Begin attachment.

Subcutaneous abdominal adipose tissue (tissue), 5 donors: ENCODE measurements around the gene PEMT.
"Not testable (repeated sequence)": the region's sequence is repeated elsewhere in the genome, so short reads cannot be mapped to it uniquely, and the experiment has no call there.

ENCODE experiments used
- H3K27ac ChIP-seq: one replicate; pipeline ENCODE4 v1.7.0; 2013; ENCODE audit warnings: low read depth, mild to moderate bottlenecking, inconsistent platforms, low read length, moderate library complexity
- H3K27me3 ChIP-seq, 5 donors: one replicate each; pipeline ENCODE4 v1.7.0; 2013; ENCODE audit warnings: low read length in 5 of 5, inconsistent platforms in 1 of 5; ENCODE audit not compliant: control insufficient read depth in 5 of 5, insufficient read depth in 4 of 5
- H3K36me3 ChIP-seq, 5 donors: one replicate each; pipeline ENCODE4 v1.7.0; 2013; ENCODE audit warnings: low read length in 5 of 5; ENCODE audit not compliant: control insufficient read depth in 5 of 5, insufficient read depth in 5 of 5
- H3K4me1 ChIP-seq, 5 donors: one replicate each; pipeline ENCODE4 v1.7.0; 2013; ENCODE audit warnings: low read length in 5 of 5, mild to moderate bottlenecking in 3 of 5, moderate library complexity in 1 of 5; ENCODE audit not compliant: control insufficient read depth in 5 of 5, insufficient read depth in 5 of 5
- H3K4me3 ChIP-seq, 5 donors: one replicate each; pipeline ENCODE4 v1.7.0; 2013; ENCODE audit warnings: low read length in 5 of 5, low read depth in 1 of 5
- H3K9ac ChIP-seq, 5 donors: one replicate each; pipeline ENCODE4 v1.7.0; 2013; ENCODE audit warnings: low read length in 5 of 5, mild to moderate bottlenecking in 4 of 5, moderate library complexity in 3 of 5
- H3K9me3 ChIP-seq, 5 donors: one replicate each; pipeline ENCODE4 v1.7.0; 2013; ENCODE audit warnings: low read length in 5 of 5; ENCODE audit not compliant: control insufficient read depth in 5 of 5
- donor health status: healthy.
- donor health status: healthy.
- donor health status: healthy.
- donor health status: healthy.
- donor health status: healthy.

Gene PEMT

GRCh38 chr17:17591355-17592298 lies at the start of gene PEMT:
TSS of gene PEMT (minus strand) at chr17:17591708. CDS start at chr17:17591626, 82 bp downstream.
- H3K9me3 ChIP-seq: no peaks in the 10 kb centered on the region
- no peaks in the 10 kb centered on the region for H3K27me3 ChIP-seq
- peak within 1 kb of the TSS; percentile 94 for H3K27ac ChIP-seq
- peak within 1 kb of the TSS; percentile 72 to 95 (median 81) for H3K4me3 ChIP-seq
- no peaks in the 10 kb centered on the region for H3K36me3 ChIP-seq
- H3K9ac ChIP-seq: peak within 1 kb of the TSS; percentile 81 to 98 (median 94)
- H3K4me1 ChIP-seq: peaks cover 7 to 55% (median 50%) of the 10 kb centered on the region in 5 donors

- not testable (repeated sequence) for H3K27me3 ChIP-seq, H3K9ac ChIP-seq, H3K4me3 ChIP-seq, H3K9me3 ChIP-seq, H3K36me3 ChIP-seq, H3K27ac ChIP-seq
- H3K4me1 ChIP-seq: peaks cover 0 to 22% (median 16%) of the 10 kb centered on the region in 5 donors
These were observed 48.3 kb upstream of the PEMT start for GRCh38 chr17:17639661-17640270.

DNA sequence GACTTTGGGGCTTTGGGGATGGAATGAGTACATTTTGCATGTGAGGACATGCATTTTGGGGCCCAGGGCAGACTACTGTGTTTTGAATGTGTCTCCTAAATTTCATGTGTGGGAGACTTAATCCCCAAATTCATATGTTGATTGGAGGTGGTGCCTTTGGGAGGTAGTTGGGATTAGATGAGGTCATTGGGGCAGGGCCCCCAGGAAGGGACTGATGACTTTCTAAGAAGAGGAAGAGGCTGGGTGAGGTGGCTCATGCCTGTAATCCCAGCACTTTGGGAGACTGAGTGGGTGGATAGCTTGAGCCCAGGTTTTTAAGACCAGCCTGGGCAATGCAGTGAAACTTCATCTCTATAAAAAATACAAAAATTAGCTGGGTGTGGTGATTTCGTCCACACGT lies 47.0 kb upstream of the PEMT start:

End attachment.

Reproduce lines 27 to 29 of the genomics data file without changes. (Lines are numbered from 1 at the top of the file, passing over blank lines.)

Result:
- H3K4me1 ChIP-seq: peaks cover 0 to 22% (median 16%) of the 10 kb centered on the region in 5 donors
These were observed 48.3 kb upstream of the PEMT start for GRCh38 chr17:17639661-17640270.

DNA sequence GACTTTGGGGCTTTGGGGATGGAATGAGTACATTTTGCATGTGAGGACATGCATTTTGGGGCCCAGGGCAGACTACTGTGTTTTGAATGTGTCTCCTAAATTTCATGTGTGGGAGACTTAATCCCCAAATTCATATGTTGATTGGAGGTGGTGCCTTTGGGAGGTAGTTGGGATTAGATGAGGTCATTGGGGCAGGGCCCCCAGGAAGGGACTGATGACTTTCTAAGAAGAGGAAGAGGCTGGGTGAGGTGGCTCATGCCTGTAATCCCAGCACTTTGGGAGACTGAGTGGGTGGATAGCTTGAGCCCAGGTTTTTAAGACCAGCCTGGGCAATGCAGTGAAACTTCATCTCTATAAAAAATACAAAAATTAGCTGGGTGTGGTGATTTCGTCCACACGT lies 47.0 kb upstream of the PEMT start: